FREDERICTON -- The questions surrounding the police shootings of two Indigenous people dominated much of the day in the New Brunswick election campaign on Thursday.

Indigenous leaders want a public inquiry and a commitment that the province will establish an agency to investigate police conduct.

"Chantel Moore and Rodney Levi were shot more than once and killed by police during a routine wellness check," Sen. Sandra Lovelace said as she choked back tears while speaking to demonstrators Thursday.

Among the demonstrators were family and friends of 26-year-old Chantel Moore and 48-year-old Rodney Levi.

Moore was shot and killed while local police were conducting a wellness check in Edmundston, N.B., on June 4. Levi was killed by the RCMP near the Metepenagiag Mi'kmaq Nation on June 12. 

Among the group Thursday, Martha Martin passed out buttons with her daughter on them.

She says the justice system is failing her people.

"I feel like a lot of the times our Indigenous people don't get the justice that is deserved, you know, and it's really tragic and shouldn't be like that," Martin said.

The shootings are being investigated by Quebec's police watchdog unit.

Green Party Leader David Coon says that's not good enough.

"There doesn't seem to be a sense of urgency to move on this, and I don't understand why not," he said. "We obviously need this. We're one of the few provinces in the entire country without one."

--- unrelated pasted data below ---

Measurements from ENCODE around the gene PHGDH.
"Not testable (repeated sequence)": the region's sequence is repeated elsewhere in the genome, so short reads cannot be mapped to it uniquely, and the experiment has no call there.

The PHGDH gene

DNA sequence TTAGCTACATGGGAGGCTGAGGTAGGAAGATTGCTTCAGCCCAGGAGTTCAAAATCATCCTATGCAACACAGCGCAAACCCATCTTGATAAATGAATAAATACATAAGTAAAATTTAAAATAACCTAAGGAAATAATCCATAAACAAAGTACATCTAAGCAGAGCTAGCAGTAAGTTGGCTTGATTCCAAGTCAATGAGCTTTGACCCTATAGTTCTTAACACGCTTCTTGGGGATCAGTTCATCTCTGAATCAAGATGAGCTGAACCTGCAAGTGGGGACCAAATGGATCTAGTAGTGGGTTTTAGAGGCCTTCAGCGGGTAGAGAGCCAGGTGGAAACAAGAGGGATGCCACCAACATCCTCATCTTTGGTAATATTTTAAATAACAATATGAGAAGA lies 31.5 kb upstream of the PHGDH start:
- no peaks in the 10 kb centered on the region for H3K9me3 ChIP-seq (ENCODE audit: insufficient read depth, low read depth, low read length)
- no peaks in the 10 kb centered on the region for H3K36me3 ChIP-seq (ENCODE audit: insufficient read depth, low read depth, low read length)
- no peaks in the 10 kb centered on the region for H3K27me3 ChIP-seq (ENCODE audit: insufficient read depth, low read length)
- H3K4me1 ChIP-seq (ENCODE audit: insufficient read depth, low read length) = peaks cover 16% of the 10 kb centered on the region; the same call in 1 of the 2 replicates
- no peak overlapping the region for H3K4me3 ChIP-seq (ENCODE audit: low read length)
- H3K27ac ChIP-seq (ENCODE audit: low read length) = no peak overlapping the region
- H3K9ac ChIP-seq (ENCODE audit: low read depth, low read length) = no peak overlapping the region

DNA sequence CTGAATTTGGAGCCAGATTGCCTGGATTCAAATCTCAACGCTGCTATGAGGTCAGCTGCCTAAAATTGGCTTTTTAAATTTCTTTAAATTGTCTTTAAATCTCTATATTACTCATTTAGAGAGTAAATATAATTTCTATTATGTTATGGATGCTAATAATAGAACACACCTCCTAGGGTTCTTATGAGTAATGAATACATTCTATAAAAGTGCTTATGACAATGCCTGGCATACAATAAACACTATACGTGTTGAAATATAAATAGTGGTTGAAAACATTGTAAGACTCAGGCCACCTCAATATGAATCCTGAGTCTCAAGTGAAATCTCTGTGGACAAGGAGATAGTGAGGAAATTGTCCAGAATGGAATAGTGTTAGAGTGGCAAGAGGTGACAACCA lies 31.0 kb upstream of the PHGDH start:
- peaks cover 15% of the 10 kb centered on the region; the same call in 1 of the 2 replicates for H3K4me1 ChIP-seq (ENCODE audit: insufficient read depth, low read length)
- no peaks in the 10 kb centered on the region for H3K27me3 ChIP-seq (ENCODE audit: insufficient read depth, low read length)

This week, Liberal Leader Kevin Vickers also called for a New Brunswick unit.

"A provincial independent agency, that would investigate those types of things that are independent of the police," Vickers said.

On Thursday, Premier Blaine Higgs favoured a different approach.

"I think we should be working with Nova Scotia and P.E.I. and maybe Newfoundland to develop an investigative unit together," Higgs said.

So far, Higgs has refused demands for a public inquiry into the shootings, saying many of the issues are under federal jurisdiction, and an inquiry that's national in scope may be better.

And so, during this election, Indigenous leaders are appealing for help.

"The demand for Indigenous issues to be put up higher on the list of priorities will not come from Indigenous people, it will come from non-Indigenous people calling on their candidates to say, 'this is a priority,'" said Darrah Beaver of Tobique.

In recent memory, Indigenous issues have never made it to the top tier of New Brunswick election issues. Community leaders say, considering the tragic nature of what's happened this year, this election should be different.